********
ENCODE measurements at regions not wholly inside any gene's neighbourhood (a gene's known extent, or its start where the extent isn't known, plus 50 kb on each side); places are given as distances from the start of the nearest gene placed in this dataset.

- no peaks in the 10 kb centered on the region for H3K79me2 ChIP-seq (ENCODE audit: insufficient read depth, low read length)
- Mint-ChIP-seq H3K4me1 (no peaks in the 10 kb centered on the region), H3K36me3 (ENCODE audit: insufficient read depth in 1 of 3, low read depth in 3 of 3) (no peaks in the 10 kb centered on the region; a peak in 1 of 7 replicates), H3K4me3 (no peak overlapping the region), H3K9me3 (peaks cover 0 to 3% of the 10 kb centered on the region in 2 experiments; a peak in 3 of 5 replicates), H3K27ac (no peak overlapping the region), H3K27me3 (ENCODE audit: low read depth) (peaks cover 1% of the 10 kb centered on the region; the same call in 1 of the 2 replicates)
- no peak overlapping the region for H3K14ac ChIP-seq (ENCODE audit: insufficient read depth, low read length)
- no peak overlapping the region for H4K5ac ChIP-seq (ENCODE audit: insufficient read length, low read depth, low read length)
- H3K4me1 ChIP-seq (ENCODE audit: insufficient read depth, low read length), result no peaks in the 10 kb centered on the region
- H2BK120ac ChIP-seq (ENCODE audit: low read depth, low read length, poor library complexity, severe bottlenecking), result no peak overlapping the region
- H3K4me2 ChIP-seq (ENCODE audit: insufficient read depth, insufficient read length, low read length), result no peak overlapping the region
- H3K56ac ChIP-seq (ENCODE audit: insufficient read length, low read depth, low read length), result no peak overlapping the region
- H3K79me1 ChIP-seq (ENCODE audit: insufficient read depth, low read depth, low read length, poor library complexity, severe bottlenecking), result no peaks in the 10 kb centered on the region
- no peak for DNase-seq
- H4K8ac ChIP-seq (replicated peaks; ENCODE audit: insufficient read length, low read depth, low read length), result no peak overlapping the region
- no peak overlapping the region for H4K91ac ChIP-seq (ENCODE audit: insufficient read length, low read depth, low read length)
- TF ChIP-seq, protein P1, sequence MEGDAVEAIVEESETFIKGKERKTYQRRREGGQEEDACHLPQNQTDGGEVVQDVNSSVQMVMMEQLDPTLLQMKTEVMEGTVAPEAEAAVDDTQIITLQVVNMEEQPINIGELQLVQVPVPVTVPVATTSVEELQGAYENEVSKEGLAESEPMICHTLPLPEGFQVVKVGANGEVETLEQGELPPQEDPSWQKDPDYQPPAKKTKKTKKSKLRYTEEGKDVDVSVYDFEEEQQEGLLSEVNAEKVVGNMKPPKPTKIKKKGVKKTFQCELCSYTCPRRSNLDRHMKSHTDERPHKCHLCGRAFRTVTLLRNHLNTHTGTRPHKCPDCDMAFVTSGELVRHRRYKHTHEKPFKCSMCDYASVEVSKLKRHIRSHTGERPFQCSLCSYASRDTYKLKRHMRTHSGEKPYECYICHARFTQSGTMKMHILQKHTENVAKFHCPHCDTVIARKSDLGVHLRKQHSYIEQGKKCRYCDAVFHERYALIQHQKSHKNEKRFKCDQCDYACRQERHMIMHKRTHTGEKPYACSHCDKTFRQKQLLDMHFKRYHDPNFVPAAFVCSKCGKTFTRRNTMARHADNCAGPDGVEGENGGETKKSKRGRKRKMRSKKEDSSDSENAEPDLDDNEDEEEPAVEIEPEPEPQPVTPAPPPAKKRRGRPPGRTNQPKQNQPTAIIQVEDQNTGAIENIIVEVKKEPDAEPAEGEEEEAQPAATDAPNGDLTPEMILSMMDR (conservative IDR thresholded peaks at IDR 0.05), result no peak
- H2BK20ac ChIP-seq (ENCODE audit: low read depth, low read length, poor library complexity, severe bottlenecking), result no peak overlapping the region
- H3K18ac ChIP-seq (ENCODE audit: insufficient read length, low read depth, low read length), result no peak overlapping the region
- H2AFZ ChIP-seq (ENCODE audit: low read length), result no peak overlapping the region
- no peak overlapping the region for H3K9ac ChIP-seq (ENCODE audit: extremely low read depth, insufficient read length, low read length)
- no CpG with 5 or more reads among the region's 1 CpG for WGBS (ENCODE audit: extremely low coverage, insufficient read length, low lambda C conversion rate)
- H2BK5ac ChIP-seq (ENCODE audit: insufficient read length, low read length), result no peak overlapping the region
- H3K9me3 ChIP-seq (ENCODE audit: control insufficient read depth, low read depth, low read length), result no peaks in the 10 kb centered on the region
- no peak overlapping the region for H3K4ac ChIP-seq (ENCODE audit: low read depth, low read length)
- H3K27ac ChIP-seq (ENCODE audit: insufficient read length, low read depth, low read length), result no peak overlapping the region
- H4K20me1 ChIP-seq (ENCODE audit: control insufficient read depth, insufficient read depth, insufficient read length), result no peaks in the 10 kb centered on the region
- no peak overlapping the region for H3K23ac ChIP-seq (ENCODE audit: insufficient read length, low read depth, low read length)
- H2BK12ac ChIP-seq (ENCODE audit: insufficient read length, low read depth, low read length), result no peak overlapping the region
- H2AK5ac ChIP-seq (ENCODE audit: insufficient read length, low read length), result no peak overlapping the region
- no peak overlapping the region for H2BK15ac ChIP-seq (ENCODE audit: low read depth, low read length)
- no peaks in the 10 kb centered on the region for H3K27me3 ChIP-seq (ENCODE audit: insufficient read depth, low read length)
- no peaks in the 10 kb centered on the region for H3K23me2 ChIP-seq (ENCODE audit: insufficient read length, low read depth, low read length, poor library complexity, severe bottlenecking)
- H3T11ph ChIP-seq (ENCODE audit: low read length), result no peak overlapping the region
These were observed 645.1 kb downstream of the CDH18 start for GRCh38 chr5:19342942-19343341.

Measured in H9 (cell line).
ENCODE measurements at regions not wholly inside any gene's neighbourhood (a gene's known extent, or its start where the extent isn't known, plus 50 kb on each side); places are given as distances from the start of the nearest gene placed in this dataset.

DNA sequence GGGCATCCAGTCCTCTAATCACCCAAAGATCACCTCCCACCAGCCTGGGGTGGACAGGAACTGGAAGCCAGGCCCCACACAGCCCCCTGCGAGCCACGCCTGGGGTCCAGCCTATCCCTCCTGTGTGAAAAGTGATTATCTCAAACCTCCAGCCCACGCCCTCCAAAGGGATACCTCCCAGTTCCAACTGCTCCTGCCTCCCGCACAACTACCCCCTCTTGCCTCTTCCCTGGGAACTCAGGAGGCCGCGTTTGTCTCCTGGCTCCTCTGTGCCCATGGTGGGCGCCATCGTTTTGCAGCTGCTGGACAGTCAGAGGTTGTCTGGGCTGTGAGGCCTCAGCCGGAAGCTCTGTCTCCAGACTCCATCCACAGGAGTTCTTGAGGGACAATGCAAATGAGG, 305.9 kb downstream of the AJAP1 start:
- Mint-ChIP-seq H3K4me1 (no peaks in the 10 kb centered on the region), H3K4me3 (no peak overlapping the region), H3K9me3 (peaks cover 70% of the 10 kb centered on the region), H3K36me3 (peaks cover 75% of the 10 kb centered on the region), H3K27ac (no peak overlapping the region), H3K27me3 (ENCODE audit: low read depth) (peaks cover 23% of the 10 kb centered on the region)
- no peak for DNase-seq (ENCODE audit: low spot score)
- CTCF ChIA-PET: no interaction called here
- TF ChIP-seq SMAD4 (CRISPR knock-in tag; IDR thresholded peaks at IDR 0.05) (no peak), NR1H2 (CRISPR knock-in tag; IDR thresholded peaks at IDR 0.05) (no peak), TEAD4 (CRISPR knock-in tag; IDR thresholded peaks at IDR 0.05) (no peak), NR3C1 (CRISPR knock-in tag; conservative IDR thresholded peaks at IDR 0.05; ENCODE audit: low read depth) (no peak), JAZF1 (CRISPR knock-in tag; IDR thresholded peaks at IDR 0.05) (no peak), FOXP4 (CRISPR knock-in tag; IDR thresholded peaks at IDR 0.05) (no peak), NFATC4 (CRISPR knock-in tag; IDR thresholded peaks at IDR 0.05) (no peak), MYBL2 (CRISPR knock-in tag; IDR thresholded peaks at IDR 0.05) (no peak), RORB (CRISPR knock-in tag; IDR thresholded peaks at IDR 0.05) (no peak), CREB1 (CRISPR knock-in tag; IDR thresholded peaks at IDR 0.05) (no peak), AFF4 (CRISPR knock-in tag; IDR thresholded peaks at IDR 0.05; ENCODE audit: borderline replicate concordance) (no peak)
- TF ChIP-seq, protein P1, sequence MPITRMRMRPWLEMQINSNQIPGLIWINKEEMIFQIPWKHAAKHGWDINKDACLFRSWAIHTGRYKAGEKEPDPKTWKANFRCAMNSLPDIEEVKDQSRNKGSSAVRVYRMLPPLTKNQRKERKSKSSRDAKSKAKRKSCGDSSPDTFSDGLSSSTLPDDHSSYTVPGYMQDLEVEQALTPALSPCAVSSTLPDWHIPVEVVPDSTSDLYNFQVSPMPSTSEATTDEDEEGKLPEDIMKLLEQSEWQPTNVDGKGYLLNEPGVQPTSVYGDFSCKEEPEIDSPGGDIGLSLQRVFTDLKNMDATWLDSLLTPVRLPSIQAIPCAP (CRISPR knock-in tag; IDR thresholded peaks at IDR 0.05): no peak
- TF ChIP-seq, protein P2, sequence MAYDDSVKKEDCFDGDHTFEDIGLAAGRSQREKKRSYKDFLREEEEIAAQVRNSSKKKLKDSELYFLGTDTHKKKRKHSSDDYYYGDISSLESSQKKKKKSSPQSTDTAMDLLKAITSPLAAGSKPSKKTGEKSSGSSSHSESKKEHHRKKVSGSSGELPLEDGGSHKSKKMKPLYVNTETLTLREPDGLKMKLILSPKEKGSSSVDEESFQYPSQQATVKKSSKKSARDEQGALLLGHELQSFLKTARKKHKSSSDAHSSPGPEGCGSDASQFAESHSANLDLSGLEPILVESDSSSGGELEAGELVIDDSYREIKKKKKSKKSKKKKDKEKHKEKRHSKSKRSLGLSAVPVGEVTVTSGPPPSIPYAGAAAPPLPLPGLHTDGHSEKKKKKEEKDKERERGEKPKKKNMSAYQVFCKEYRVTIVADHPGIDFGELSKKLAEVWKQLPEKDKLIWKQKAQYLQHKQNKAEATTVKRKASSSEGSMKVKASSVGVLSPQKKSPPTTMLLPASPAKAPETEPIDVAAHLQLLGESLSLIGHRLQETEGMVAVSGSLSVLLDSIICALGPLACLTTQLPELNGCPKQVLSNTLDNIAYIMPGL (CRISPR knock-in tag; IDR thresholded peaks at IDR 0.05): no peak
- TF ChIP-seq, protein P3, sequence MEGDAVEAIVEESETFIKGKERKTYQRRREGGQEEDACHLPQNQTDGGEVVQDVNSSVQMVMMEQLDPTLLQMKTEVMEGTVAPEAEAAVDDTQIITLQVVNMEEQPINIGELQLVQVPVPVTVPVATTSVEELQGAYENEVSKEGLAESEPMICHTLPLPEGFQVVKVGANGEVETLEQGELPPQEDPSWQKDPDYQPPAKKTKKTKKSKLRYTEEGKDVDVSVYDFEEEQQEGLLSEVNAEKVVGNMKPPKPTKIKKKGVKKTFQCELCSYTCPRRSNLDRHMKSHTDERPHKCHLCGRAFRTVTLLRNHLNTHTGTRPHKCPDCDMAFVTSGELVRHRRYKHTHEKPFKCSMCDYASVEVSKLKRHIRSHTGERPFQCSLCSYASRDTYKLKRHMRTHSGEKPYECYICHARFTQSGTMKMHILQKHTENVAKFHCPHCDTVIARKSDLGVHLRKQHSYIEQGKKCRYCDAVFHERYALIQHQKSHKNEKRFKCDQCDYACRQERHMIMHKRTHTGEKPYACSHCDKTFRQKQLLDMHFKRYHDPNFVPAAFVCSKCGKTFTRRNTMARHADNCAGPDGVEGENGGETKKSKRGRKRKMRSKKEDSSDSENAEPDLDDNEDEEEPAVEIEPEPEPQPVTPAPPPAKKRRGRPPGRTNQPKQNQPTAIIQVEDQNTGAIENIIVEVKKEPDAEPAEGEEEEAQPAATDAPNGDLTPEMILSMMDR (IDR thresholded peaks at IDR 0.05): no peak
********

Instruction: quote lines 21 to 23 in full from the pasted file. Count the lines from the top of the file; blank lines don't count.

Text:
- H3K9me3 ChIP-seq (ENCODE audit: control insufficient read depth, low read depth, low read length), result no peaks in the 10 kb centered on the region
- no peak overlapping the region for H3K4ac ChIP-seq (ENCODE audit: low read depth, low read length)
- H3K27ac ChIP-seq (ENCODE audit: insufficient read length, low read depth, low read length), result no peak overlapping the region